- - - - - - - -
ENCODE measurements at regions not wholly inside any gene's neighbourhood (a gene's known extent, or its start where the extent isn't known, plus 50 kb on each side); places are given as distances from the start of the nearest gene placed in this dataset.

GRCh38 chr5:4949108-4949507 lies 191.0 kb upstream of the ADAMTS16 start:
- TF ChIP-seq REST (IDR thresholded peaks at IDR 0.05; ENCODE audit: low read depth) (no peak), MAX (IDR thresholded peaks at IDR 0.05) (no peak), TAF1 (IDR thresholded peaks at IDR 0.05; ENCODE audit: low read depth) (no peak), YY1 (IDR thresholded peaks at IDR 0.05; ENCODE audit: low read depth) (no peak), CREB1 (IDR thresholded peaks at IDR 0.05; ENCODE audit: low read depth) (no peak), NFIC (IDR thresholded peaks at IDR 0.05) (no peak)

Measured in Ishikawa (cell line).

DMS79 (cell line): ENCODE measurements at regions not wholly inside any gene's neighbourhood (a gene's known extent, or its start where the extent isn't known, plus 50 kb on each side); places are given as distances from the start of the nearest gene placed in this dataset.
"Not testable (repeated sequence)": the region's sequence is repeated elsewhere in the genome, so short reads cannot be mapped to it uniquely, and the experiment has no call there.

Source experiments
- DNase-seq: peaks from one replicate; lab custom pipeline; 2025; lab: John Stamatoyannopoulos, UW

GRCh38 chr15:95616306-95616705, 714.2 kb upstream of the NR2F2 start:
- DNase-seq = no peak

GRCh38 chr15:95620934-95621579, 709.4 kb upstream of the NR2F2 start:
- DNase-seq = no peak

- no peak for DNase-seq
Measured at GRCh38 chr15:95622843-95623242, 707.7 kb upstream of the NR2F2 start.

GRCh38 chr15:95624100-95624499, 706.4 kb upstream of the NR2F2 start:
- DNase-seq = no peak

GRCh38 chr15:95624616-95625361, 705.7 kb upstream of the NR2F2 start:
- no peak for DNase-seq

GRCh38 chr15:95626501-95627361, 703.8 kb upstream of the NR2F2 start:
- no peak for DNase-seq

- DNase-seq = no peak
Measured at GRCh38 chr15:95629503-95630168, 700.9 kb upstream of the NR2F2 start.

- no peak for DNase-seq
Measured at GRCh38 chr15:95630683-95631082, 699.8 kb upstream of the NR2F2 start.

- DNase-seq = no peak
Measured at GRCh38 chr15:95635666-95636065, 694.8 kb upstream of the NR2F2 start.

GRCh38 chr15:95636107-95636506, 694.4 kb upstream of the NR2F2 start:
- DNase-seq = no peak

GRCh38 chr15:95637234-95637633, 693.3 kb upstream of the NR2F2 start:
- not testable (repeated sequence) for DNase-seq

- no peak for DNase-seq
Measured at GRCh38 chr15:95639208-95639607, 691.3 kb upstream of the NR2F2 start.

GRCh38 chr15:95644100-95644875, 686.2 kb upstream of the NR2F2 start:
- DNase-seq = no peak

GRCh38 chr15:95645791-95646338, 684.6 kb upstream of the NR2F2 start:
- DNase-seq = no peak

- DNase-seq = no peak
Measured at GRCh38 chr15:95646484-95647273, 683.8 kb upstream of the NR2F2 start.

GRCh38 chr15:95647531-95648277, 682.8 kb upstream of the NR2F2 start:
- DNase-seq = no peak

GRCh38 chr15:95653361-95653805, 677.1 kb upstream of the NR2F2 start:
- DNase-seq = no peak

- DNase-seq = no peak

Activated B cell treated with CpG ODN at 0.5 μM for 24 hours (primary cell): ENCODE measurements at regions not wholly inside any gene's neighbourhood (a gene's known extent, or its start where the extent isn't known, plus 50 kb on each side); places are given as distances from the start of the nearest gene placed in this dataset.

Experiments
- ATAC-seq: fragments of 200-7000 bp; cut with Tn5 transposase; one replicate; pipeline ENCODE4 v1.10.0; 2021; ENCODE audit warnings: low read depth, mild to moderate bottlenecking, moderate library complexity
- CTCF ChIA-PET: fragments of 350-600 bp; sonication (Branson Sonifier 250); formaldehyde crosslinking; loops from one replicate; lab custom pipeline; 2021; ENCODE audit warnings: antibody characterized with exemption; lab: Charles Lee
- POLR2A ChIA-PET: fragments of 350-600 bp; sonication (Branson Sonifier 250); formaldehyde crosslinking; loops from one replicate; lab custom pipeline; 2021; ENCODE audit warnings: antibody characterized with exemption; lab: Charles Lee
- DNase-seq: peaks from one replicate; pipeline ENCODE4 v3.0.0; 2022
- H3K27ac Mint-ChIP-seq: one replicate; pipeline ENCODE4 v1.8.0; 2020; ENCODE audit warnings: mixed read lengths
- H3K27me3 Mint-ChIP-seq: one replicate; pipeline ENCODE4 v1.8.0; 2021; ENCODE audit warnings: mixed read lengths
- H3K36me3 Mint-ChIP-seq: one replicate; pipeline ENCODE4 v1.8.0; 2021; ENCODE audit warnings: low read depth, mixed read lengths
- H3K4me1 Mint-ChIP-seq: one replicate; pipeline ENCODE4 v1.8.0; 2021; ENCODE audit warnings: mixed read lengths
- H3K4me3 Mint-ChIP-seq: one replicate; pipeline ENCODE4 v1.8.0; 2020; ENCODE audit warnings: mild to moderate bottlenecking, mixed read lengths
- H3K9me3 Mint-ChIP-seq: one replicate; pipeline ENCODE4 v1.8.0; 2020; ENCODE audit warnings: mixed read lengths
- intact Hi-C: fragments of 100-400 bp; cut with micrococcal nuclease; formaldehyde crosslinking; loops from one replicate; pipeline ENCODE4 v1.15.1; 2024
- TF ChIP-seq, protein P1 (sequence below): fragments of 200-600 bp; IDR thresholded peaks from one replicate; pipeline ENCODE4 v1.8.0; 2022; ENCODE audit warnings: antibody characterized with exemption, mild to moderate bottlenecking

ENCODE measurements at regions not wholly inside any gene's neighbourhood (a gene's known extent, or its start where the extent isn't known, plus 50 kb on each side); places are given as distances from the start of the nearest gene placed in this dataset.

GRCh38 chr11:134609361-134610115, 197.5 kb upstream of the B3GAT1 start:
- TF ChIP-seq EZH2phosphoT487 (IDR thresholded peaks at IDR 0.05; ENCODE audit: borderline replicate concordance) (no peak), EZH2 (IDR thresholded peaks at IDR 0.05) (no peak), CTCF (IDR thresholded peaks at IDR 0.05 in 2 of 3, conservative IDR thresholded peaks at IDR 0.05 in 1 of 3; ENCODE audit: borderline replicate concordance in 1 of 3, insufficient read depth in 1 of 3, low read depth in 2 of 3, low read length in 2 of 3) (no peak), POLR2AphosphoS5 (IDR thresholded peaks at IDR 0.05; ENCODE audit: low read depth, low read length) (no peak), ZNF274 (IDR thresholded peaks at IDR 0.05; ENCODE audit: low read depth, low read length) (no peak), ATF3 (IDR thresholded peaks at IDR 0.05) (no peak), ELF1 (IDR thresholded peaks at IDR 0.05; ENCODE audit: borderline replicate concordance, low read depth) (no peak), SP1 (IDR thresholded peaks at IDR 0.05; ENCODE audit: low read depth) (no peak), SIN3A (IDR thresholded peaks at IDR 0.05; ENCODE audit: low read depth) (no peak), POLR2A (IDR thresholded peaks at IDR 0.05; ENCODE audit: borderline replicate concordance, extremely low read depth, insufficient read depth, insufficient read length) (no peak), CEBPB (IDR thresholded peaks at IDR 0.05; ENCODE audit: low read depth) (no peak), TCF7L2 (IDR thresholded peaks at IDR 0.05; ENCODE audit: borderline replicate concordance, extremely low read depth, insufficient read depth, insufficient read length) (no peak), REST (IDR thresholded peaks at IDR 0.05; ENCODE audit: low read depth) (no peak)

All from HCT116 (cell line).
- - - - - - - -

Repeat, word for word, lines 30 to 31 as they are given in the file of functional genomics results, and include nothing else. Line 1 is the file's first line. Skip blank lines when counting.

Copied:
- not testable (repeated sequence) for DNase-seq

- no peak for DNase-seq